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Opinion
Michael R. Strain

U.S. Census Shouldn't Ask About Citizenship

The population count has to be accurate. Questions that scare immigrants and minority-group members would make it less so.
Get it right.

Get it right.

Photographer: Nicholas Kamm/AFP/Getty Images

There are many ways to illustrate the importance of the U.S. census, and one that should resonate strongly with conservatives is this: It is required by the Constitution. And right up front — Article 1, Section 2.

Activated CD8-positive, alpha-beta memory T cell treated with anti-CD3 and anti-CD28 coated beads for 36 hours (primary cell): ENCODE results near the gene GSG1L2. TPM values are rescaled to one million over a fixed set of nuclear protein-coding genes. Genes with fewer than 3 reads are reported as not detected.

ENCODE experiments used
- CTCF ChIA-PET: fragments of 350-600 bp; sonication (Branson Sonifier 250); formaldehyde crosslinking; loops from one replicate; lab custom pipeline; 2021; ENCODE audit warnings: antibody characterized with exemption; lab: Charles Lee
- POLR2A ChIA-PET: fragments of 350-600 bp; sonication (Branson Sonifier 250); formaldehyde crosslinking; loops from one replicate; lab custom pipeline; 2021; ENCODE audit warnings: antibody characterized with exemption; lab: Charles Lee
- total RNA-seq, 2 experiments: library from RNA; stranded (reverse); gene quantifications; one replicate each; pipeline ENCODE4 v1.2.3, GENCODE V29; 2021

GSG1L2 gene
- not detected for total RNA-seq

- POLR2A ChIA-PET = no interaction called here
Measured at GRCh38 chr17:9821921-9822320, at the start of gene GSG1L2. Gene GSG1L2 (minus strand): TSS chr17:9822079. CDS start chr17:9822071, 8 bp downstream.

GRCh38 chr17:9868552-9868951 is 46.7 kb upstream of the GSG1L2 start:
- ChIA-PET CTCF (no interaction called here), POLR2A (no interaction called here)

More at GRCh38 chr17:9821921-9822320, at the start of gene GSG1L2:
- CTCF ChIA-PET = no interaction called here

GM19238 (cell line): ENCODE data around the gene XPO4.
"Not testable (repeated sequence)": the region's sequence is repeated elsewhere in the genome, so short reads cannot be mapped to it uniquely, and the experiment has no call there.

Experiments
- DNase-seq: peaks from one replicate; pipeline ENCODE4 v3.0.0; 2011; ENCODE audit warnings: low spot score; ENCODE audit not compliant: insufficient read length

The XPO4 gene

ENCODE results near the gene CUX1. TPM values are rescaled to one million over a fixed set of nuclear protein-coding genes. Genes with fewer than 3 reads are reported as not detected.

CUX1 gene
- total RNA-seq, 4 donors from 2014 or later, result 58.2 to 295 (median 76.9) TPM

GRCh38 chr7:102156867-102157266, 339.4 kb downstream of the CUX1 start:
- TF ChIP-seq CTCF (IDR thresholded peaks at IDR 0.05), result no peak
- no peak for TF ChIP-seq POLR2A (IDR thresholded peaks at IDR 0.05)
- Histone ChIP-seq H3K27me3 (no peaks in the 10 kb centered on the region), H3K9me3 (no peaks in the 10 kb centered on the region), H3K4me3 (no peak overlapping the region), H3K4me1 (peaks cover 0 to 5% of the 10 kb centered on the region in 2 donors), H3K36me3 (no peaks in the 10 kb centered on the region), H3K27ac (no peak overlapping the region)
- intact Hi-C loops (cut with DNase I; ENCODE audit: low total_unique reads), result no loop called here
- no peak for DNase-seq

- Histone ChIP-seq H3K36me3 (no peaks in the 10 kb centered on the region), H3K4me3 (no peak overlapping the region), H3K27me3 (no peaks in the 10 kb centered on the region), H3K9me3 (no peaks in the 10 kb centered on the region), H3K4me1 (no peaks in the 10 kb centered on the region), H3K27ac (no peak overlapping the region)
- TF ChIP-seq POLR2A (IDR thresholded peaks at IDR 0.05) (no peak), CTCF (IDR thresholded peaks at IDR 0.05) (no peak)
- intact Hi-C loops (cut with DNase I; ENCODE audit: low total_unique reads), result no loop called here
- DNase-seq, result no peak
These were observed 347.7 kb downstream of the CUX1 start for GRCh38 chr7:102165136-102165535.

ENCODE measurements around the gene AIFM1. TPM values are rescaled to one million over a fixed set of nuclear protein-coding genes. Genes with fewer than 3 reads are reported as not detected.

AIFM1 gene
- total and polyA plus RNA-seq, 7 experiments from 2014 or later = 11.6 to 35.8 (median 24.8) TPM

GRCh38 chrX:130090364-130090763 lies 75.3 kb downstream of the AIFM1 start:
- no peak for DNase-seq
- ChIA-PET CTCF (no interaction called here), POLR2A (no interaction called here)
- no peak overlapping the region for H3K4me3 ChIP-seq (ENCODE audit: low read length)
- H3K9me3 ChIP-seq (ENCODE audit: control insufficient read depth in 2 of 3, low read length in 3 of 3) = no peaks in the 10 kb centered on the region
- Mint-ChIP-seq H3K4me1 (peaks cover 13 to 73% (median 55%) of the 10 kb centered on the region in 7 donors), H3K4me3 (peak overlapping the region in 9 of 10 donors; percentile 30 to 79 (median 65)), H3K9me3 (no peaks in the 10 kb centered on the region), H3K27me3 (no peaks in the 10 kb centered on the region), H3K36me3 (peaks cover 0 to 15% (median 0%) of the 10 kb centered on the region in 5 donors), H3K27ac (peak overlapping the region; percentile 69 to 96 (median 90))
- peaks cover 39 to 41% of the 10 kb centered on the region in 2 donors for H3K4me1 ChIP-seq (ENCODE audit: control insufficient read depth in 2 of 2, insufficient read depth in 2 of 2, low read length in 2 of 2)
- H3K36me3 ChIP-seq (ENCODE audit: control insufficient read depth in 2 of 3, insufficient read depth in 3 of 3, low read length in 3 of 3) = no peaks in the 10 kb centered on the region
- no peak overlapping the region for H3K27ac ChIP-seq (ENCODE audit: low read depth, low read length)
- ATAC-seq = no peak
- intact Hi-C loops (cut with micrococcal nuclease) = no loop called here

The Founding Fathers thought it was pretty important, and it is. For one thing, the census — which is designed to be a complete count of the U.S. population conducted every 10 years — determines how many seats in the House of Representatives are awarded to each state. The population counts produced by the census also help determine how hundreds of billions of federal dollars are distributed across states and localities, and influence the decisions of businesses and state and local governments. Problems with the 2020 census will be with us until at least the next count, 10 years later.